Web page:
March 12, 2019

Preventing Frozen Pipes in Your Home

(in conversation with Jeff Cronk, Claims and Customer Experience Manager, CURO Claims)

When cold weather hits, is your home prepared? We sat down with our experts at CURO Claims and discussed a popular insurance claim this time of year — frozen pipes.

Q: What are the main problems caused by frozen pipes?

A: Frozen pipes can burst causing extensive home damage, such as ruined floors, drywall, furnace, furniture, and more.

Q: What are the most common claims you deal with due to frozen pipes?

A: Flooding and damage caused by the water. Policyholders will leave for vacation and return home to an unpleasant surprise.

Q: What is a key sign of frozen pipes?

A: You will notice that there is little or no water coming out when you turn on your taps.

Q: What can homeowners do to ensure that their pipes don’t freeze this winter?

A: The following are precautions you can take to avoid frozen pipes:

  • Insulate the pipes that run along the exterior walls of your home or within unheated portions of your home such as in your garage.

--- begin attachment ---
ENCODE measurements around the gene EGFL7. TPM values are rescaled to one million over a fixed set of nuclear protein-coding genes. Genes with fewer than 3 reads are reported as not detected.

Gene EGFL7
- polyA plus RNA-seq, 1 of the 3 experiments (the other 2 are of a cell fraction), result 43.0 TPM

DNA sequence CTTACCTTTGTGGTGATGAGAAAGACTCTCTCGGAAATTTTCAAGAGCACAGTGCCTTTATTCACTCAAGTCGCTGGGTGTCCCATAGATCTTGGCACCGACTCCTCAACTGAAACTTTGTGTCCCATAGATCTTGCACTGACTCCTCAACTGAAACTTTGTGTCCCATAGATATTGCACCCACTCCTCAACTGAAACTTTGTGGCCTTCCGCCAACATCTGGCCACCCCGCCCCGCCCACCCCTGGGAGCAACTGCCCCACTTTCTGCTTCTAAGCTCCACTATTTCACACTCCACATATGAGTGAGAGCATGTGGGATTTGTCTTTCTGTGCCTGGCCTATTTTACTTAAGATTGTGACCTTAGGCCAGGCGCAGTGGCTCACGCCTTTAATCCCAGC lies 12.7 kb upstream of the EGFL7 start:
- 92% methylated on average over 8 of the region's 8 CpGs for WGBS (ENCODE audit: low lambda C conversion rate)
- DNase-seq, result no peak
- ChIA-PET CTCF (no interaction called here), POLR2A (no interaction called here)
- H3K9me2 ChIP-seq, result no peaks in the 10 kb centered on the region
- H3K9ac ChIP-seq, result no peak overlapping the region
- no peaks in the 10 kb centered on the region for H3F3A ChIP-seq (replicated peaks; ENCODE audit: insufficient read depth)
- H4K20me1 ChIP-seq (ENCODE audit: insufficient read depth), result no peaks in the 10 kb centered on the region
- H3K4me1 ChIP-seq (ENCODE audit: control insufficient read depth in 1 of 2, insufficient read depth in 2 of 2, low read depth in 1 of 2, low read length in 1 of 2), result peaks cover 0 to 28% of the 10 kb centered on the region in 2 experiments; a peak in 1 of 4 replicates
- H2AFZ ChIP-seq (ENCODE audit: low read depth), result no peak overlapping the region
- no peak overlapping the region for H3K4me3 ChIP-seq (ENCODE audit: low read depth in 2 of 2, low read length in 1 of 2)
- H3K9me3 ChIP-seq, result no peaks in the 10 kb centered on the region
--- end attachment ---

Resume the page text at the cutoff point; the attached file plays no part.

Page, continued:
• Let water drip slowly from faucets during extremely cold temperatures. Keep doors, including cupboard doors, open inside the house to allow warm air to flow.
  • Don’t turn off the heat when you leave for vacation! Take preventative measures such as installing a home monitoring system, draining the water to your home, or having someone check on your home on a daily basis.

Q: What type of insurance coverage is recommended to ensure that a homeowner is covered if water damage occurs?

A: Most homeowner policies contain exclusions for water damage within an unheated portion of your home caused by freezing during the usual heating season. Within a heated portion of your home, the exclusion may also apply if you have been away for four or more consecutive days unless you can demonstrate you took preventative measures such as the following:

  • Have a competent person enter your house daily while you are away.
  • Shut off the water supply and drain the water.
  • Install a monitored alarm to your plumbing and heating system.

If you have any questions regarding your existing home coverage, you should contact your insurance broker.